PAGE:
Like many of her fellow astronauts, Shannon Lucid has marveled at the view from space of China. Having flown in space five times, including 179 days aboard the Russian space station Mir in 1996, Lucid, who currently supports our human spaceflight missions at NASA’s Johnson Space Center in Houston, has extensive experience seeing the world’s third largest nation from orbit, including such sights as the vast Gobi Desert, the long flowing Yangzte River, and China’s booming coastal cities.
She vividly recalls seeing fires in neighboring Mongolia during her time on Mir that were only reported in the media weeks later because they were so isolated. But what made those overpasses even more special for Lucid is her heritage as being the only member of the astronaut corps to be born on mainland Chinese soil, in Shanghai. The daughter of Baptist missionaries, J. Oscar and Myrtle Wells, Lucid will soon be returning to the land of her birth, as she accompanies NASA Administrator Michael D. Griffin on a five-day trip in late September at the invitation of Laiyan Sun, administrator of the China National Space Administration.
During their visit, Griffin and Lucid will tour several aerospace facilities in Beijing and Shanghai, including facilities where Chinese spacecraft and payloads are developed. Griffin says his goal on the trip “is to become acquainted with my counterparts in China and to understand their goals for space exploration.”
For Lucid, the trip will bring back memories of her unique childhood upbringing. As an infant, in 1943, during the height of World War II, Shannon was held captive along with her parents, aunts and uncle, and grandparents, by the Japanese Army in Shanghai’s Chapei Civil Assembly Center prison camp. Shannon learned to walk in early 1944 onboard the Swedish ship Gripsholm, the world’s first transatlantic motorship, which transferred Shannon and her parents back to the United States as part of a peaceful exchange of noncombatant citizens of the warfaring nations. The Gripsholm made its way back to the U.S. via India and South Africa. While in port in Johannesburg, Shannon received her first pair of shoes.
After her family spent the rest of the war years in Fort Worth, Texas, they returned to China, along with her newly-born brother Joe and sister Ann, and lived at times in Shanghai, Nanking and Anking. Because her siblings were frequently ill, Shannon, then four, would join her father on his travels. She recalls constant attention because of her blond hair and blue eyes, and wondering why she couldn’t have “black hair and brown eyes like everyone else.” Her father took this as an opportunity for a teaching moment, telling Shannon, “You have to be happy with the way you are. That’s the way God created you.”
Lucid also remembers being enrolled at an early age in a Chinese speaking elementary school, due to her fierce desire to learn how to read. At age five, Shannon took her first plane ride along with her mother, brother and sister, to a mountainous region of China, where they joined her father. As that DC-3 turned on final approach to a smooth touchdown on a gravel runway, Shannon thought to herself, “That’s the most remarkable thing that a human being can do. I’m going to do that when I grow up.”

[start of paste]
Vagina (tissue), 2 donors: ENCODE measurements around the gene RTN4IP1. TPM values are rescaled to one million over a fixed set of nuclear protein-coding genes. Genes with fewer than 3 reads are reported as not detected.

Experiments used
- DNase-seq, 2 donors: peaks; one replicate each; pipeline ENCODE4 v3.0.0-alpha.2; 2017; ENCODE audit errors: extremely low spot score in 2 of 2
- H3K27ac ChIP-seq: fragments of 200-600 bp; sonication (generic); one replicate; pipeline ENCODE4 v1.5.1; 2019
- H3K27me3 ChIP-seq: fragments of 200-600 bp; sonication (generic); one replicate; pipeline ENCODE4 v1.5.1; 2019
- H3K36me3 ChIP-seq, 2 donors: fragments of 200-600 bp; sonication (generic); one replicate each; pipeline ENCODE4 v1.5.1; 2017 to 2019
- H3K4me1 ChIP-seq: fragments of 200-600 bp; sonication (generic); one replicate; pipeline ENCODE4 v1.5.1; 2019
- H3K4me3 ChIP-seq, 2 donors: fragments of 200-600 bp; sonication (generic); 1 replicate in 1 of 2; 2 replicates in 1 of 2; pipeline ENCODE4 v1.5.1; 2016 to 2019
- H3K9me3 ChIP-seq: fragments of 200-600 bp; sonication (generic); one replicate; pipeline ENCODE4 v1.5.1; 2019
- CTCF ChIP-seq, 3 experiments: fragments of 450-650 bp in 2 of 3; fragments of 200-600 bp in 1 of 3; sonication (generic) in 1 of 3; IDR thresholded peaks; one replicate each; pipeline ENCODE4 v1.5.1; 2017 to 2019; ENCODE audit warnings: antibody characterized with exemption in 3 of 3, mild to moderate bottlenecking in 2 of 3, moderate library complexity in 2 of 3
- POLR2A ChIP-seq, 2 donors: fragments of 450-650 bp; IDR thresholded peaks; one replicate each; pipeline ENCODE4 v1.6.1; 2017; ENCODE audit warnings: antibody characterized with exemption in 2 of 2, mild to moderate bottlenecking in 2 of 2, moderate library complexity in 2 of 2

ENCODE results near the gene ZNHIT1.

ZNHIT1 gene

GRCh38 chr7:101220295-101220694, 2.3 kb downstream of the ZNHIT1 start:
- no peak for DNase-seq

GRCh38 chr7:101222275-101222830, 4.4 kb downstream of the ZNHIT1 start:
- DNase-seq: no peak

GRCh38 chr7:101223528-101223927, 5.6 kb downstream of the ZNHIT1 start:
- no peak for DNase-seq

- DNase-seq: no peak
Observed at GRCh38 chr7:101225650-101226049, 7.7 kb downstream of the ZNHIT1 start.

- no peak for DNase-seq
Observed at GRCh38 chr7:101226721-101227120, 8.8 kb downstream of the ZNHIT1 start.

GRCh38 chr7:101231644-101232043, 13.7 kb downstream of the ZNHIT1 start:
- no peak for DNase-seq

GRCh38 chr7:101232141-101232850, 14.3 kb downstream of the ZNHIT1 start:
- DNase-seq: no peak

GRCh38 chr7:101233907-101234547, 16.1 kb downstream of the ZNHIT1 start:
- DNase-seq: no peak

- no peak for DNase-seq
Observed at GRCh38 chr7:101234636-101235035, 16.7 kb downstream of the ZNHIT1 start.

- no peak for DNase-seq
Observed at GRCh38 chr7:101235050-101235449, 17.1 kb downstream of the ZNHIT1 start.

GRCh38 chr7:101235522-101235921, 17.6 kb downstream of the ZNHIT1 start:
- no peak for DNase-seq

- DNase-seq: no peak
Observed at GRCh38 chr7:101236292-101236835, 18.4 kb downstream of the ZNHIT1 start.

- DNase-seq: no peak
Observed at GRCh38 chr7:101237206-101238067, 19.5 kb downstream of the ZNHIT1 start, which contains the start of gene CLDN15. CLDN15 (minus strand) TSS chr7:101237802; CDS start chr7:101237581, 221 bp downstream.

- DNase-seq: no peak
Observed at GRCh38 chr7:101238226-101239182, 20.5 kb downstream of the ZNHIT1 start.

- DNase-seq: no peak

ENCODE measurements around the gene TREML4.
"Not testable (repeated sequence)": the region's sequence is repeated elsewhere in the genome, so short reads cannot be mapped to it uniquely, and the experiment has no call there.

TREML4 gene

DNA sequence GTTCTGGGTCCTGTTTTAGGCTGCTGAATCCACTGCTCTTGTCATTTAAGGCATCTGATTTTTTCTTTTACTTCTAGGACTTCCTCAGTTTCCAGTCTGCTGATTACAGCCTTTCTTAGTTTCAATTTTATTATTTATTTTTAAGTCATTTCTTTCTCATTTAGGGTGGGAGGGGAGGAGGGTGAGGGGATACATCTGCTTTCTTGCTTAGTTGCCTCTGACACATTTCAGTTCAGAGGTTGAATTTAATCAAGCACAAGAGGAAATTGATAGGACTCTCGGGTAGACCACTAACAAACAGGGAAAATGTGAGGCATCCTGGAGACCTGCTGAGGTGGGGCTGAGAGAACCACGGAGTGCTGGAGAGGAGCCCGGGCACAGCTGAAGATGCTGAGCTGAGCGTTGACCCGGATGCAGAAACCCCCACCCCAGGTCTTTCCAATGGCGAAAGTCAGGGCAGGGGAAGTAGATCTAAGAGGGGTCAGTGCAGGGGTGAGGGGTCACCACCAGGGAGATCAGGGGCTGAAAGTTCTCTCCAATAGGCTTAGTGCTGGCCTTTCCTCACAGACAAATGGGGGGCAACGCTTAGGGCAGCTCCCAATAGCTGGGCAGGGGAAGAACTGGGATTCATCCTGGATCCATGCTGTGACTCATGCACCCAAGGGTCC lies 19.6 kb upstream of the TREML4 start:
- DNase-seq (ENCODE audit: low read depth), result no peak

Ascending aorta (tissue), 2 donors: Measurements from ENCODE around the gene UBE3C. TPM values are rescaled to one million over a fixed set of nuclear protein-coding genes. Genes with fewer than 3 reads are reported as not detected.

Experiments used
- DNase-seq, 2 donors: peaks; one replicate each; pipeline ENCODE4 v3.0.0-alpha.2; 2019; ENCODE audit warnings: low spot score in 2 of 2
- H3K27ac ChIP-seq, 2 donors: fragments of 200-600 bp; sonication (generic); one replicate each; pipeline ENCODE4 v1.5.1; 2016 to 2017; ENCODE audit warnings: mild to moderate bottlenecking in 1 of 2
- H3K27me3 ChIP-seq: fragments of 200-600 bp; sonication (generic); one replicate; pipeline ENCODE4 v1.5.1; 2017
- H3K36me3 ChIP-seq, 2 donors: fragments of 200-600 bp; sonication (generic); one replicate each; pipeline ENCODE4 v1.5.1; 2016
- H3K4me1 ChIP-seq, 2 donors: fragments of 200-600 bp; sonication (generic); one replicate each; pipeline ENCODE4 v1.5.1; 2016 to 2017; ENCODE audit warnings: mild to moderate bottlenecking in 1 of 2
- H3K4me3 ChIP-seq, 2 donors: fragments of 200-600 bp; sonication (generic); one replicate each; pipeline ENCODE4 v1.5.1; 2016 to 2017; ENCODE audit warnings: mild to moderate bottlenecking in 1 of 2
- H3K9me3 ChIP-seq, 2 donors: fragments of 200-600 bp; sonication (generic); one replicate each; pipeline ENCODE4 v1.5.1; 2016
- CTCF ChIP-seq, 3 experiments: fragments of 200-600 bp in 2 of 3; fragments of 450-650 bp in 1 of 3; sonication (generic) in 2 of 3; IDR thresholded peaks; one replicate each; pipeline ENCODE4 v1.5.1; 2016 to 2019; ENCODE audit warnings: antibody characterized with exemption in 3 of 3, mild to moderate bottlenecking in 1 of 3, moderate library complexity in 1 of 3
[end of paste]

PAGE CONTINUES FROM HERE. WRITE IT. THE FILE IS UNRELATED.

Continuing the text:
Some 14 years later, as a student at the University of Oklahoma, she took her next plane ride, this time a flying lesson. Soon after, Lucid received her pilot’s license. Lucid earned three degrees from the University of Oklahoma, cumulating with a Ph.D. in biochemistry in 1973. In her early career she worked in a variety of academic assignments related to her field. Lucid was selected for the NASA astronaut program in 1978, joining Margaret Rhea Seddon, Kathryn Sullivan, Judith Resnik, Anna Fisher and Sally Ride in the first class to admit women, and subsequently flew five times on the space shuttle.
Asked about her expectations for China trip, Lucid says, “I think it’s exciting to go. China has developed a space program on its own. They are one of only three countries to build their own human space vehicle and launch it. That’s a remarkable achievement. You always learn something from somebody else and we have a lot to learn from them.”
Lucid, who spent several months in Russia training for her mission to the Russian space station Mir adds that, “When we went to Russia the thing that struck everybody is that the reasons that people want to go into space are the same; it doesn’t make any difference what country you come from.
“Now at a certain level, a high level, there’s all this political stuff. But on a personal level, the working level, people’s motivations are the same. It was a neat thing to be able to associate with the cosmonauts and find out about the history of all they had accomplished. We at NASA have learned from working with the Russians, and hopefully, the Russians have learned from us. We both have stronger space programs because of our cooperation.”
Shannon Lucid’s return to China has been a long time coming. And she wants her hosts to know that she is really looking forward to seeing the land of her birth from a vantage point closer than 240 miles above.